George M. Strain, Ph.D., Professor, Neuroscience
Dr. Strain’s research focuses on Assessment of sensory neurologic function in both neonates and geriatric subjects, with special focus on auditory function. Techniques include auditory evoked potentials (BAER), other tests of auditory function (tympanometry, DPOAEs), EEGs, EMGs, nerve conduction velocity (NCV) measurements, and other sensory evoked potentials.

Georgianna Tuuri, Ph.D., Associate Professor, School of Nutrition and Food Sciences
Dr. Tuuri examines food preferences and develops and tests nutrition and exercise interventions to promote healthy diets and active lifestyles. She conducts community-based, obesity-prevention research with children and caregivers. She is currently partnering with colleagues in Kinesiology and Workforce Readiness to develop and test a comprehensive program for high-school-aged youth that promotes healthful behaviors and preparation for future careers.

Brian A. Irving, Assistant Professor, School of Kinesiology
Dr. Irving’s  laboratory is interested in developing a more thorough understanding of the short- and long-term metabolic and proteomic adaptions to exercise, dietary, medical interventions in young and old adults at risk for or with cardiometabolic diseases. Specifically, he is interested in skeletal muscle adaptations that provide protection against cardiometabolic diseases (e.g., type 2 diabetes, cardiovascular disease, and peripheral vascular disease).  His laboratory is also interested in understanding the independent and combined effects of prolonged sitting and physical inactivity have on skeletal muscle and whole-body physiology.  Finally, the laboratory is interested identifying mechanisms of exercise intolerance and functional impairment in overweight/obese older adults.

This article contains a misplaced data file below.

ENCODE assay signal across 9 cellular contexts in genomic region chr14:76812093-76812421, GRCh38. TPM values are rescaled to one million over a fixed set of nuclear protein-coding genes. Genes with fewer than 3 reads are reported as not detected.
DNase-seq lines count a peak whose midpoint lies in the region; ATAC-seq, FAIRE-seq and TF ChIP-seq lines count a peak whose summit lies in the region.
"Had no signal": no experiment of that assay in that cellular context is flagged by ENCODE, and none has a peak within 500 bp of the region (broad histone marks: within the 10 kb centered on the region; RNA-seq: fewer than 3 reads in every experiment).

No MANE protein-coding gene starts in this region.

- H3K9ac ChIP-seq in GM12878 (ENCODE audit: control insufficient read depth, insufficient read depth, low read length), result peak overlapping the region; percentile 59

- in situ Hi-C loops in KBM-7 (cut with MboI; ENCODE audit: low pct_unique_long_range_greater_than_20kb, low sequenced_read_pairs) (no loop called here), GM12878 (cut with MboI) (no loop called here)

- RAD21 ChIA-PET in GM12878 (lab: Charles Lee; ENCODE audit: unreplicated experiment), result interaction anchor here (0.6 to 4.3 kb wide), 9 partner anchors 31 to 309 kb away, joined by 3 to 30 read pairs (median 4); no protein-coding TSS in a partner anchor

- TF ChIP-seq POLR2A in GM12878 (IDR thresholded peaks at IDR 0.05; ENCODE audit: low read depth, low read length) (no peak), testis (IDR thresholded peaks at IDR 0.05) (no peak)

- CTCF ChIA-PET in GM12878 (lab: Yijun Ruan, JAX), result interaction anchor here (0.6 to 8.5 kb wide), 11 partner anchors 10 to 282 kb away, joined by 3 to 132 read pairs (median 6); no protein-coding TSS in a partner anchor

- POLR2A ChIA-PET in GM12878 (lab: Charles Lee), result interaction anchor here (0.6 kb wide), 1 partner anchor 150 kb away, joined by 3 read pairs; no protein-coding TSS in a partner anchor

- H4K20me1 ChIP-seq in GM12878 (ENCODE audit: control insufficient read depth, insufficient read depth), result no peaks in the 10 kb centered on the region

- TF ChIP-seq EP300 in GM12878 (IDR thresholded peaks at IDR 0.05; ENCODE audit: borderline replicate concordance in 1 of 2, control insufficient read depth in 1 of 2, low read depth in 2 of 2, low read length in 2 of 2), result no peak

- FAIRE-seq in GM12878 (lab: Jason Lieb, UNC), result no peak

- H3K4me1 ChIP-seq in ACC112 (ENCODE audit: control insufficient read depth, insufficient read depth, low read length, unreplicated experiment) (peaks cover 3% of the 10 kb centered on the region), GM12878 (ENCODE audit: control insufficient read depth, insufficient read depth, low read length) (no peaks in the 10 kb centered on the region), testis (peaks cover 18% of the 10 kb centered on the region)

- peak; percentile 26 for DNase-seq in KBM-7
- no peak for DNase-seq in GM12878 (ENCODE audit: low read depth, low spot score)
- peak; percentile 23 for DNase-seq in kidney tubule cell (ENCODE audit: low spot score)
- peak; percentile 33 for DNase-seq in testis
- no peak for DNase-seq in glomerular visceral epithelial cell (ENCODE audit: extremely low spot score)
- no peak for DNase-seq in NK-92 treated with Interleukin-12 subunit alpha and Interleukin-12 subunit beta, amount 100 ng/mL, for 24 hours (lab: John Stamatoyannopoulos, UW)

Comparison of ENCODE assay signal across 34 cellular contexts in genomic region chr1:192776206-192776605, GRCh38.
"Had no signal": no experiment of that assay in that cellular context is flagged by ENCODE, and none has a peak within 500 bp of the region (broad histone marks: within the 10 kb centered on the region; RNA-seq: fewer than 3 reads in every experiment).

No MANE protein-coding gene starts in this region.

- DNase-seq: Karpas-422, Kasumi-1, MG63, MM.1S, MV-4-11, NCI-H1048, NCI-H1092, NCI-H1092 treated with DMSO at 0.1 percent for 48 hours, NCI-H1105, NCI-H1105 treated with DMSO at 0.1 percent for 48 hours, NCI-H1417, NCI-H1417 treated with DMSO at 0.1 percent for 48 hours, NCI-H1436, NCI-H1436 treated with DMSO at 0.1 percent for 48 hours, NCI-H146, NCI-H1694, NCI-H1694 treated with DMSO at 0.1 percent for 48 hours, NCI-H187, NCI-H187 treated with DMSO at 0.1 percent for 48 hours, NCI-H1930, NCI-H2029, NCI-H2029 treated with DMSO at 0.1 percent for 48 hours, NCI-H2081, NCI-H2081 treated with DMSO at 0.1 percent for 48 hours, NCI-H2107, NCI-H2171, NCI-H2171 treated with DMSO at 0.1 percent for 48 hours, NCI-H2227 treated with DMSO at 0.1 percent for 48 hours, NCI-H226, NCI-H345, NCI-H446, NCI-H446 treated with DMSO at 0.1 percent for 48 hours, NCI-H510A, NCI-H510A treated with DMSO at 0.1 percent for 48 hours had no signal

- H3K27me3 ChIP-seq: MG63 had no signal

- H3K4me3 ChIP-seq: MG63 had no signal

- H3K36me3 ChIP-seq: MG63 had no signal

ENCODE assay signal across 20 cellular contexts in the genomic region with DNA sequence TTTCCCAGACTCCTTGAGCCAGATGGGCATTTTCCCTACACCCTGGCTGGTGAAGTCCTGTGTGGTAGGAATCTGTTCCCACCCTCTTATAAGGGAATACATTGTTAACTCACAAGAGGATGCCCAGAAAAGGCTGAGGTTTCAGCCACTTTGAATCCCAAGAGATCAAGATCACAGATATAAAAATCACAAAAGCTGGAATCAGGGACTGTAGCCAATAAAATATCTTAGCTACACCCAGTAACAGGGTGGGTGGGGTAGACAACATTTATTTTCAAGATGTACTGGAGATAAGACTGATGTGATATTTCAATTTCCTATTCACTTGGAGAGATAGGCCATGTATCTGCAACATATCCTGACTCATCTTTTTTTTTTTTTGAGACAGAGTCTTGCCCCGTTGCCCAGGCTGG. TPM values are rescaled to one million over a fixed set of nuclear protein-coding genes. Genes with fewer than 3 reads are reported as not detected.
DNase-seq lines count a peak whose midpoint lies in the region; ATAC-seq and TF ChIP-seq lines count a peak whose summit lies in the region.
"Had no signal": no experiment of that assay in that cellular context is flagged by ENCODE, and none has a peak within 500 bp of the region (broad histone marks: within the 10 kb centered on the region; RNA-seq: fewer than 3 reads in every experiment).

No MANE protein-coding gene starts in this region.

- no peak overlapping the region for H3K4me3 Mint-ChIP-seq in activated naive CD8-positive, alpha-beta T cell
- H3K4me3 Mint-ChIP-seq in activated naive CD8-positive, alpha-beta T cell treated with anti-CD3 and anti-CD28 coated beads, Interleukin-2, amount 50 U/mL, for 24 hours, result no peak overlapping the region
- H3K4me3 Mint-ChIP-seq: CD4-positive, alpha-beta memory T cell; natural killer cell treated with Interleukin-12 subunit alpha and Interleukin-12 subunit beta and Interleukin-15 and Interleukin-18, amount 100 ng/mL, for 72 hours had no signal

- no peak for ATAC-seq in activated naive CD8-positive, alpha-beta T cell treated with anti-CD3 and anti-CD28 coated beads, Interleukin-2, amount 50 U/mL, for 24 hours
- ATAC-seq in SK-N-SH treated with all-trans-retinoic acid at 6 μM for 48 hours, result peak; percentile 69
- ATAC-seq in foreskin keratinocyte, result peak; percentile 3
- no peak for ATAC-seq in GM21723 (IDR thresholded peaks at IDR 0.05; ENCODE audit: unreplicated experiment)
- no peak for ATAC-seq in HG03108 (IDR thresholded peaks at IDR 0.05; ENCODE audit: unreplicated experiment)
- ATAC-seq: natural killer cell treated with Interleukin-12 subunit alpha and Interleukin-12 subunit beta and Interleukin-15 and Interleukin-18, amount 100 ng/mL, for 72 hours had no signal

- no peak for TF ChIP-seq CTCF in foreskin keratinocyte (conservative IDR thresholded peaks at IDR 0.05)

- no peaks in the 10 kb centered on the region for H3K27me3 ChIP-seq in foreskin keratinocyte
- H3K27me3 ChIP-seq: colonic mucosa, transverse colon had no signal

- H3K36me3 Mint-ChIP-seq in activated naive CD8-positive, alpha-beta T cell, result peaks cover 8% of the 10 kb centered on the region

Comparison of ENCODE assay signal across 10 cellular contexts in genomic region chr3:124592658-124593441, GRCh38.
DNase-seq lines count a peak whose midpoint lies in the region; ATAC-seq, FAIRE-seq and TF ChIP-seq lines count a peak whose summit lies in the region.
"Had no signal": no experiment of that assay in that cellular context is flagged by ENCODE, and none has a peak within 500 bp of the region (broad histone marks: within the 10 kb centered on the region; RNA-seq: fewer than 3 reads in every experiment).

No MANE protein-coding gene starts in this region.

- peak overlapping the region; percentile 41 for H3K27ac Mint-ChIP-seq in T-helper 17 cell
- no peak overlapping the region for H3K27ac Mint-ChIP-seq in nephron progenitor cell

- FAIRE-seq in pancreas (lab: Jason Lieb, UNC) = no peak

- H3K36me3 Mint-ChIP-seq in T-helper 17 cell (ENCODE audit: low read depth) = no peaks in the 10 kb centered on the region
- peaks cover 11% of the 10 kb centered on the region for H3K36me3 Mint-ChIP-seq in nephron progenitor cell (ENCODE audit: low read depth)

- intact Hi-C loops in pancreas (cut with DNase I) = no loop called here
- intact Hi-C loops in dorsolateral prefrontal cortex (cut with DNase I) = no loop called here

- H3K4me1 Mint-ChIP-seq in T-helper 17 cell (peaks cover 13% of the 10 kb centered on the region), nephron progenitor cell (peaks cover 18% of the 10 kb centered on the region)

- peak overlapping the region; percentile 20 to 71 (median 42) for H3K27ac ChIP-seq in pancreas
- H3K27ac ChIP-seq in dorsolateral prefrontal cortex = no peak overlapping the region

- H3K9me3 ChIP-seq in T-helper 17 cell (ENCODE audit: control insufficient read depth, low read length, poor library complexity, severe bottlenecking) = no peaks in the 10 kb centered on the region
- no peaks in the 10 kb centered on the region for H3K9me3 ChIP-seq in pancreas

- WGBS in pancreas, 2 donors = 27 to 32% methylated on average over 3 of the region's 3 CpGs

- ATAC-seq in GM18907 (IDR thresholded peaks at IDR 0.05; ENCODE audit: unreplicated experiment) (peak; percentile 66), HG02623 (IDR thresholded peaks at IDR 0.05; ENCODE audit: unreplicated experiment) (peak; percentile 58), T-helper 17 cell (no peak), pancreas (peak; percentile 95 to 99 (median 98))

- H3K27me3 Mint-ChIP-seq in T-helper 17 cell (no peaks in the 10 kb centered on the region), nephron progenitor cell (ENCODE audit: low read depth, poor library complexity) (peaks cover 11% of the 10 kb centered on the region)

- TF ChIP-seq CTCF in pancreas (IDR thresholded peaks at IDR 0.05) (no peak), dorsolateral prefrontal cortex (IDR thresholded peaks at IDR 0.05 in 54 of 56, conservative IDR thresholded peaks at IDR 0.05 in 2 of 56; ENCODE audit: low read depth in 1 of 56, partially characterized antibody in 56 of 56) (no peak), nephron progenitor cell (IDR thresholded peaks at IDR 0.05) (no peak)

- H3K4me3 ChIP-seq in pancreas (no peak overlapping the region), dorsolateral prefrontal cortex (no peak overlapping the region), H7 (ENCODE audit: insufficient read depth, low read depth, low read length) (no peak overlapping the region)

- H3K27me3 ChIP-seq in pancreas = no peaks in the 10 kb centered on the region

Margaret-Mary Sulentic Dowell, Associate Professor, School of Education
Dr. Margaret-Mary Sulentic Dowell is Associate Professor of Literacy and Urban Education at Louisiana State University in the College of Human Sciences and Education’s School of Education. She is the current editor of the Literacy & Social Responsibility eJournal, a journal of the International Reading Association. Sulentic Dowell’s research agenda includes three strands and is focused on literacy in urban settings, specifically: 1) the complexities in literacy leadership, 2) providing access to literature and promoting voluntary free reading, and 3) service-learning as a pathway to prepare pre-service teachers to teach reading authentically in urban environs. 


Priscilla (Lilly) Allen, Ph.D., LMSW, Professor, Social Work – LCAC